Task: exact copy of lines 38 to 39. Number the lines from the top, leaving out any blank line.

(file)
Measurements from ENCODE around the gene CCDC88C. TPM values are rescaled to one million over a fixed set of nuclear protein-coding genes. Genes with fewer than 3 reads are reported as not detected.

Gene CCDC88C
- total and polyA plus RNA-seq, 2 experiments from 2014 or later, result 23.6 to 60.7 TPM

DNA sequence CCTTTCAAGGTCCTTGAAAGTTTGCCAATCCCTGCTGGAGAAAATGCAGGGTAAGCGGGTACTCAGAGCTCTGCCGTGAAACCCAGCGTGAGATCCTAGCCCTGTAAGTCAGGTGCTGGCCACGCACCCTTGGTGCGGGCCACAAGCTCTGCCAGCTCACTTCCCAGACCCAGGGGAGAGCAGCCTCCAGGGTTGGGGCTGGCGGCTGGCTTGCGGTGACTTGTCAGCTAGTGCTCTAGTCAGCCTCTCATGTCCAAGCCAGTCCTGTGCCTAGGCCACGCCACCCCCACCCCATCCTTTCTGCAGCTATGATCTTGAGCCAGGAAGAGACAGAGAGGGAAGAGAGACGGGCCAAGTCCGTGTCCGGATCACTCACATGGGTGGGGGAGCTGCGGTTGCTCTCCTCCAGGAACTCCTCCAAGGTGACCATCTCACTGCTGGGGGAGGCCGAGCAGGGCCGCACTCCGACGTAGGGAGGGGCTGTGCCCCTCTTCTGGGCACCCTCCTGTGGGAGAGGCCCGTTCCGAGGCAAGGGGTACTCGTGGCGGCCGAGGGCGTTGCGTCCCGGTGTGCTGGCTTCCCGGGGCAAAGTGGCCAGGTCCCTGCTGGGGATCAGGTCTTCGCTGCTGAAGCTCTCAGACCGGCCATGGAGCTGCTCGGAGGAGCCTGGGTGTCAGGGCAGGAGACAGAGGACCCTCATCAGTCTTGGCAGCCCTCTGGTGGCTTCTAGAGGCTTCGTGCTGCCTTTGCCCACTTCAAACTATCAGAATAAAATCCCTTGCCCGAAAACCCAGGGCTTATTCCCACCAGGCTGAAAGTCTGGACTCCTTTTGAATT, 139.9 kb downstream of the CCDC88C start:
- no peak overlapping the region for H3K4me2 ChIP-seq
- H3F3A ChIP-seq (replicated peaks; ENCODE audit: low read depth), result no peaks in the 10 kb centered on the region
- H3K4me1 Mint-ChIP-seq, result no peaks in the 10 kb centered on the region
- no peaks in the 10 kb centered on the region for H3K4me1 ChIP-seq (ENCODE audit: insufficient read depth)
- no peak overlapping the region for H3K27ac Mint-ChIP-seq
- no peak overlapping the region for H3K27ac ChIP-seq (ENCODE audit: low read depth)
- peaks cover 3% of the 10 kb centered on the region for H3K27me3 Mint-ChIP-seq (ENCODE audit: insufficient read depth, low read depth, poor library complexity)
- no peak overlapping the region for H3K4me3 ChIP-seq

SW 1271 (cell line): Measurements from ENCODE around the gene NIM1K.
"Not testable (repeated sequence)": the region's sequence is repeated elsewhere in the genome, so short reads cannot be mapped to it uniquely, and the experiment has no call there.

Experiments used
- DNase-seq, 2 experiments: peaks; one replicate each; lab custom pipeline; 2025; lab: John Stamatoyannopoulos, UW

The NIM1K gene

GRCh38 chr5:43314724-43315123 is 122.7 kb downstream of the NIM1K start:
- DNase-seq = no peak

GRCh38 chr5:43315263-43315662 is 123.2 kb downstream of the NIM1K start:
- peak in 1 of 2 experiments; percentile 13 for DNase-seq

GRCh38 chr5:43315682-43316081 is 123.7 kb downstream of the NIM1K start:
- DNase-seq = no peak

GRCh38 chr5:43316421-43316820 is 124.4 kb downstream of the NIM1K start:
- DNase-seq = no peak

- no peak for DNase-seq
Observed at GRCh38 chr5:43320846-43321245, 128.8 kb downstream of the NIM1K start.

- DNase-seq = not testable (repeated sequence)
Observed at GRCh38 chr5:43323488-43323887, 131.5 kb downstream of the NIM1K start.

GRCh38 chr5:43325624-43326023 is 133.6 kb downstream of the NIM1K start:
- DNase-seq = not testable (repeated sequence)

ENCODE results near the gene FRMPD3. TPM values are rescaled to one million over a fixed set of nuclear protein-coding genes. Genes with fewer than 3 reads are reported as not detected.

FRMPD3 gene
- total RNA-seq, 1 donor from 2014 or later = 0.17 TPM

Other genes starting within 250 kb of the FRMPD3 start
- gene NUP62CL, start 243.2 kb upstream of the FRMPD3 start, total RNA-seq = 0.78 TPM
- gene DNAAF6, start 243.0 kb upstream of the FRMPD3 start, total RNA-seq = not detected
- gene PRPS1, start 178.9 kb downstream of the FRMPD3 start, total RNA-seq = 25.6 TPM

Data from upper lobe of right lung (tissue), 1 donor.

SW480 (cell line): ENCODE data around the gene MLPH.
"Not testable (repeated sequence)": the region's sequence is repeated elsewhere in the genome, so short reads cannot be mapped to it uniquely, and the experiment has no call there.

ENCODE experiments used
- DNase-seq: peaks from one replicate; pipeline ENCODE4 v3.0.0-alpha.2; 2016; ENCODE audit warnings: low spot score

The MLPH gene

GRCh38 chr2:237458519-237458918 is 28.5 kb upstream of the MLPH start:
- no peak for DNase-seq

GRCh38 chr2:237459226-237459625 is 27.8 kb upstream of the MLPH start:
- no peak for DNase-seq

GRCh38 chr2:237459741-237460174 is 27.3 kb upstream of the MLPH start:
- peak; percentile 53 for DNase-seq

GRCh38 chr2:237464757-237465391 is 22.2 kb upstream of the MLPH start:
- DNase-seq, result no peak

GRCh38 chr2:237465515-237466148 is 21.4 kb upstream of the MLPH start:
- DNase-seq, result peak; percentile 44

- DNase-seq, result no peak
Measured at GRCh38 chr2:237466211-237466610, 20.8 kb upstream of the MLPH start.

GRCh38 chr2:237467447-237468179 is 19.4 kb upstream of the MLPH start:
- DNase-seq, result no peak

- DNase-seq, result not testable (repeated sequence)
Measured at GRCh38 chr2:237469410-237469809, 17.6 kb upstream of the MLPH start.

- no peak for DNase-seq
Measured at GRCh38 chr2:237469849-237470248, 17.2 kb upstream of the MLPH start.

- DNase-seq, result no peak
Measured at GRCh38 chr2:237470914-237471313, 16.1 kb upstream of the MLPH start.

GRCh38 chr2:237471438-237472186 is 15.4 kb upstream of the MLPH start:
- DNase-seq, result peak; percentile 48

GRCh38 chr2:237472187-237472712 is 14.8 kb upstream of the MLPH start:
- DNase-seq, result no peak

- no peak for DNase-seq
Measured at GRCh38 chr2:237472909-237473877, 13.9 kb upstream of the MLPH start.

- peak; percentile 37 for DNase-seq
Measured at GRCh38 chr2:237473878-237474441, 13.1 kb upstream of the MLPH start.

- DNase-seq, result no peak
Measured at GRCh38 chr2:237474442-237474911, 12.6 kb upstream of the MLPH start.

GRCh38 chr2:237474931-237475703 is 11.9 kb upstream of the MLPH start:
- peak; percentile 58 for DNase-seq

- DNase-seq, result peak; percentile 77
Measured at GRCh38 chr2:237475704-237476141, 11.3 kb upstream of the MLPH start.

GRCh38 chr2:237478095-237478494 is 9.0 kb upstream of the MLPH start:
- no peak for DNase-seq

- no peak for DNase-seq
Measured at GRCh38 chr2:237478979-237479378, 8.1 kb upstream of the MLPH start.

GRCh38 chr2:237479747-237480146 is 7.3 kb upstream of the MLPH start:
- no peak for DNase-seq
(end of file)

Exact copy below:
- gene PRPS1, start 178.9 kb downstream of the FRMPD3 start, total RNA-seq = 25.6 TPM

Data from upper lobe of right lung (tissue), 1 donor.